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Construction is picking up -- and so is the problem of gas main breaks from construction activity

DAVID F. ASHTON - At this Westmoreland construction site, natural gas was escaping from a ruptured mainline - fire and gas company personnel worked to shut off the gas in the street, just west, next to the post office parking lot. Two Northwest Natural gas-line breaks, both on Thursday morning, August 10, and only about 90 minutes apart, kept both gas company and Portland Fire & Rescue (PF&R) crews busy.

The first rupture was reported at 10:16 a.m. that morning, bringing fire trucks from Woodstock Station 25, among others, to S.E. Lafayette Street, between 61st and 62nd Avenues.

In that area of the Foster-Powell neighborhood, sections of Lafayette Street have recently been closed off for road construction projects.

"Our readings show that this leak is coming from under the pavement, perhaps the sidewalk," said a PF&R lieutenant. NW Natural crews moved in, shut down the gas main, and took care of what they determined had to be done. The work was done by 11:31 a.m.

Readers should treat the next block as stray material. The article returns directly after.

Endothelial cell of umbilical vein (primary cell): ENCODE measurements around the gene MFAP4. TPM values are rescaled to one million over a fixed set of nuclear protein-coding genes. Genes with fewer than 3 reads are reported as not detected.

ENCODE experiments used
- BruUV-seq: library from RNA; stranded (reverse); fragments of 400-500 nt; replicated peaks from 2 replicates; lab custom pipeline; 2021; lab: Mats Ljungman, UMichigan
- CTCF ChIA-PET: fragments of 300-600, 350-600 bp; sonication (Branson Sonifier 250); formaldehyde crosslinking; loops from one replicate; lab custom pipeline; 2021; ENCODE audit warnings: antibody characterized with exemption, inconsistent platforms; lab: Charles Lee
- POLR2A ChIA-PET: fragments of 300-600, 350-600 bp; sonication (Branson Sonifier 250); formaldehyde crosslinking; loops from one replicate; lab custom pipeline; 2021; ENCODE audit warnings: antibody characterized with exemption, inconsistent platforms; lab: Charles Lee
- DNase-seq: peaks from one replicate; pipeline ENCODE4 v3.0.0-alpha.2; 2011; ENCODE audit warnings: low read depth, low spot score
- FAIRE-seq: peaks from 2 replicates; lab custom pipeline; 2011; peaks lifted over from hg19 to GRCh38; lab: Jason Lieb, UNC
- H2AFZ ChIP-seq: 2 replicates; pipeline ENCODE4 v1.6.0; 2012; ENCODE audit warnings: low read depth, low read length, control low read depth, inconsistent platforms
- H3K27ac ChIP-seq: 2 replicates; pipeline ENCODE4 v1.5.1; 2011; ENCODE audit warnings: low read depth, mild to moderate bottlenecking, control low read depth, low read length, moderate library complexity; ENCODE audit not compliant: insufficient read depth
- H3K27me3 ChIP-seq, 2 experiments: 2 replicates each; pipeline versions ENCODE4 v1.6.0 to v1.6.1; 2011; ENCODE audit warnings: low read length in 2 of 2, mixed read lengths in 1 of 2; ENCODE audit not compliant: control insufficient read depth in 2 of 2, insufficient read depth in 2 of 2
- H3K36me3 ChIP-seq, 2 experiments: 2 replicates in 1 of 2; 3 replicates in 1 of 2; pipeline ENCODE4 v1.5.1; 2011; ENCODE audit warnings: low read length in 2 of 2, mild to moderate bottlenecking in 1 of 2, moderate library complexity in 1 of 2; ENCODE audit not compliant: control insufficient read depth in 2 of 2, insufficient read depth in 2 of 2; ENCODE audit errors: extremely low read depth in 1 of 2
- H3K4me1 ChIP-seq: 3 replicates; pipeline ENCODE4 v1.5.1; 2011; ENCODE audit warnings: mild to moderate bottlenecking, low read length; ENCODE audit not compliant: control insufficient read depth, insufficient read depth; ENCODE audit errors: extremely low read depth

Then, at 11:57 a.m., just minutes later, there was another "major gas callout" – this time in Westmoreland.

Gas was spewing from the front of the new mixed-use building construction site located at 1611 SE Bybee Boulevard, between the new home of "PDX Sliders" and Oaks Bottom Public House.

Woodstock Station 25's engine crew responded again, joined by Engine 20 from Westmoreland Station 20, just down the street.

"The break is right there, next to the porta-potty," indicated a PF&R lieutenant.

Instead of trying to shut off the gas flow at the construction site, NW Natural crews decided to pinch off the gas line by digging down in the northwest corner of S.E. 16th Avenue and Bybee Boulevard, across from the Sellwood-Moreland Post Office.

By about 1:30 p.m., the gas line had been closed off, affecting some of the customers on the street until the rupture was repaired later that afternoon.

Most such gas line breaks come from construction activity, and – say workers – sometimes underground utilities are not found where maps indicated they were supposed to be, which can cause such mishaps.

Contract Publishing

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